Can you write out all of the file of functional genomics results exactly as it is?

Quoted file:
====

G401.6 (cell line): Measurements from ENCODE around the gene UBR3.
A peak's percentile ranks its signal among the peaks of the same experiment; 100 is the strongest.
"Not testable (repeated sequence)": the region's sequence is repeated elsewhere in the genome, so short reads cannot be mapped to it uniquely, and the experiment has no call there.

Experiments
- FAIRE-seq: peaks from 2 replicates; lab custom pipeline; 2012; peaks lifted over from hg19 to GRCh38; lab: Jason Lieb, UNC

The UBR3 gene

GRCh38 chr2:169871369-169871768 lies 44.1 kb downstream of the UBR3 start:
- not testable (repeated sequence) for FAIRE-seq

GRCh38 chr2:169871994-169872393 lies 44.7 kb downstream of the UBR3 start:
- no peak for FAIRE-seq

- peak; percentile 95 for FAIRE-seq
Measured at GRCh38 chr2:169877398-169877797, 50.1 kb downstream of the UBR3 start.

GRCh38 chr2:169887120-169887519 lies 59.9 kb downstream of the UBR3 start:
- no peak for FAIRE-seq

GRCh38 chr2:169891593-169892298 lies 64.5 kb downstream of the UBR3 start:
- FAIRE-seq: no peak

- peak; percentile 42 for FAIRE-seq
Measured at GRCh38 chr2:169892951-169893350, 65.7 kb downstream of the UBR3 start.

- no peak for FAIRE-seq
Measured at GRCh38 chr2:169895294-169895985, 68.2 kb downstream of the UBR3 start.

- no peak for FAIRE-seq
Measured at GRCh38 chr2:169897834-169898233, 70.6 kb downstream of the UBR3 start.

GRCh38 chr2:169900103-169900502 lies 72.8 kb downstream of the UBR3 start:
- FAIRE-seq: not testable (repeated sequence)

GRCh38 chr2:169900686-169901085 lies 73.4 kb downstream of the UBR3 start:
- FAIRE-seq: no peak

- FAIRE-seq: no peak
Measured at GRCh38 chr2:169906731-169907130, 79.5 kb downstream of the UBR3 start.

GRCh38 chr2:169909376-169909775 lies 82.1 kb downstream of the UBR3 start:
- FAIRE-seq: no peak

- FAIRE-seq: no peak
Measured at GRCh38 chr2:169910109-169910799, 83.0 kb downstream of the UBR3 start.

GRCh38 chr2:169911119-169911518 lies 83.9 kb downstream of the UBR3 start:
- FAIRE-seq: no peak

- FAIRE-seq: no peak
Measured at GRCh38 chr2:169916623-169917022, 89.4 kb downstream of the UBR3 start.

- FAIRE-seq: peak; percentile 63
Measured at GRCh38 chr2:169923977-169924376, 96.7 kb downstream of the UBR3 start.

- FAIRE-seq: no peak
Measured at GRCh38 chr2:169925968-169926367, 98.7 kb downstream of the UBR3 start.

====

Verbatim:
G401.6 (cell line): Measurements from ENCODE around the gene UBR3.
A peak's percentile ranks its signal among the peaks of the same experiment; 100 is the strongest.
"Not testable (repeated sequence)": the region's sequence is repeated elsewhere in the genome, so short reads cannot be mapped to it uniquely, and the experiment has no call there.

Experiments
- FAIRE-seq: peaks from 2 replicates; lab custom pipeline; 2012; peaks lifted over from hg19 to GRCh38; lab: Jason Lieb, UNC

The UBR3 gene

GRCh38 chr2:169871369-169871768 lies 44.1 kb downstream of the UBR3 start:
- not testable (repeated sequence) for FAIRE-seq

GRCh38 chr2:169871994-169872393 lies 44.7 kb downstream of the UBR3 start:
- no peak for FAIRE-seq

- peak; percentile 95 for FAIRE-seq
Measured at GRCh38 chr2:169877398-169877797, 50.1 kb downstream of the UBR3 start.

GRCh38 chr2:169887120-169887519 lies 59.9 kb downstream of the UBR3 start:
- no peak for FAIRE-seq

GRCh38 chr2:169891593-169892298 lies 64.5 kb downstream of the UBR3 start:
- FAIRE-seq: no peak

- peak; percentile 42 for FAIRE-seq
Measured at GRCh38 chr2:169892951-169893350, 65.7 kb downstream of the UBR3 start.

- no peak for FAIRE-seq
Measured at GRCh38 chr2:169895294-169895985, 68.2 kb downstream of the UBR3 start.

- no peak for FAIRE-seq
Measured at GRCh38 chr2:169897834-169898233, 70.6 kb downstream of the UBR3 start.

GRCh38 chr2:169900103-169900502 lies 72.8 kb downstream of the UBR3 start:
- FAIRE-seq: not testable (repeated sequence)

GRCh38 chr2:169900686-169901085 lies 73.4 kb downstream of the UBR3 start:
- FAIRE-seq: no peak

- FAIRE-seq: no peak
Measured at GRCh38 chr2:169906731-169907130, 79.5 kb downstream of the UBR3 start.

GRCh38 chr2:169909376-169909775 lies 82.1 kb downstream of the UBR3 start:
- FAIRE-seq: no peak

- FAIRE-seq: no peak
Measured at GRCh38 chr2:169910109-169910799, 83.0 kb downstream of the UBR3 start.

GRCh38 chr2:169911119-169911518 lies 83.9 kb downstream of the UBR3 start:
- FAIRE-seq: no peak

- FAIRE-seq: no peak
Measured at GRCh38 chr2:169916623-169917022, 89.4 kb downstream of the UBR3 start.

- FAIRE-seq: peak; percentile 63
Measured at GRCh38 chr2:169923977-169924376, 96.7 kb downstream of the UBR3 start.

- FAIRE-seq: no peak
Measured at GRCh38 chr2:169925968-169926367, 98.7 kb downstream of the UBR3 start.